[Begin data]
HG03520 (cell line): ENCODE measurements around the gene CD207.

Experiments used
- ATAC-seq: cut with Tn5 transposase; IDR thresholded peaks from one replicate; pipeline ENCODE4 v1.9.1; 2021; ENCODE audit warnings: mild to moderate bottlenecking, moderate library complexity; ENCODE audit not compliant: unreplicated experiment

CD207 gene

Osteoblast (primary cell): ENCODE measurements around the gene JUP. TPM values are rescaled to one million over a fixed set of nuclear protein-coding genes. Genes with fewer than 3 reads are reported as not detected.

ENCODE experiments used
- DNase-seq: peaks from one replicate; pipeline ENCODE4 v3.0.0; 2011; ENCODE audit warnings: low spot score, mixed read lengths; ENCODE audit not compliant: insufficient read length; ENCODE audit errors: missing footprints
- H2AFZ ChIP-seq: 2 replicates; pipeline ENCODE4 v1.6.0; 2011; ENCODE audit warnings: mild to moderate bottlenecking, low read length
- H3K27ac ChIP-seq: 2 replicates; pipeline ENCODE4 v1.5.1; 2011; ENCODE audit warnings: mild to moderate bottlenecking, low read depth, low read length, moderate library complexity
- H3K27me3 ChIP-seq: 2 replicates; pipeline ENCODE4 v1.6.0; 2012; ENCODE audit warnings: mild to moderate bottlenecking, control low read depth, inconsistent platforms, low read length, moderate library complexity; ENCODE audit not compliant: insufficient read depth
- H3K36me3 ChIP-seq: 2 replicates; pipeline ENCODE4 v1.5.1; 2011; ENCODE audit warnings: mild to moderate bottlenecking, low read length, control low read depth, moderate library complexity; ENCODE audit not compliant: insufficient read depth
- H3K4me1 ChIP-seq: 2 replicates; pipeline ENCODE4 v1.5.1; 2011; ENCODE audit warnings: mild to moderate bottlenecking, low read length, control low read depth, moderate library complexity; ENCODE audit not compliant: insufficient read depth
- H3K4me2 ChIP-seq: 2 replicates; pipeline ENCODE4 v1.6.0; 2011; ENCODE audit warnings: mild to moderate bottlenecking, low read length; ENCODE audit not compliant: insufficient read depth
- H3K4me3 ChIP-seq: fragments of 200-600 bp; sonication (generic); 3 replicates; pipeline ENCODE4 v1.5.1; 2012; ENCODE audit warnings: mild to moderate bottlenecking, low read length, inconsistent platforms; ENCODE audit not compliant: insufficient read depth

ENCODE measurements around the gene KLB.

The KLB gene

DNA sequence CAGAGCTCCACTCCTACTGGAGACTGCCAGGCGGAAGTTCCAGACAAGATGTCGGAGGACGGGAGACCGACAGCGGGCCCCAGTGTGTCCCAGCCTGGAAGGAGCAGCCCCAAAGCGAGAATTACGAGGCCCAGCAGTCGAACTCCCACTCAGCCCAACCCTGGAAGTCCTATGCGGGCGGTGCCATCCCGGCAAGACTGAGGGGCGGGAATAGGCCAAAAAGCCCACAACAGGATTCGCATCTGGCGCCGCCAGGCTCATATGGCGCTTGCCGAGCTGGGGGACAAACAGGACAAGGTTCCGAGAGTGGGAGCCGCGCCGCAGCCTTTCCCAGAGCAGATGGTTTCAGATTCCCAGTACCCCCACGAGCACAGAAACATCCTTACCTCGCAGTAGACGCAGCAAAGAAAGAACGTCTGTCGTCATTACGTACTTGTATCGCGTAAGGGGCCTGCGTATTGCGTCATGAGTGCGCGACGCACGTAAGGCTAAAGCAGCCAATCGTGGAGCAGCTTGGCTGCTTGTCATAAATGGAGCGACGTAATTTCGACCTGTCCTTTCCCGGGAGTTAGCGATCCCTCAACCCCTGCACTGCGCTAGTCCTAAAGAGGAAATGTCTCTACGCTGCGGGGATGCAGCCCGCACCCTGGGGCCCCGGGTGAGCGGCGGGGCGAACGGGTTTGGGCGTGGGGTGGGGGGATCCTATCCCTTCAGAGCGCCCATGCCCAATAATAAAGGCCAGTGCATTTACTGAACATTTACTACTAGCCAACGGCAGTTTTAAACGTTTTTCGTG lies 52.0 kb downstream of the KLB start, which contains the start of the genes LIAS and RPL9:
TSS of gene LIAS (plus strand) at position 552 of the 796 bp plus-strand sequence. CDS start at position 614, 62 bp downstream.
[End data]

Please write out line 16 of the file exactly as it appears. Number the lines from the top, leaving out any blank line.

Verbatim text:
The KLB gene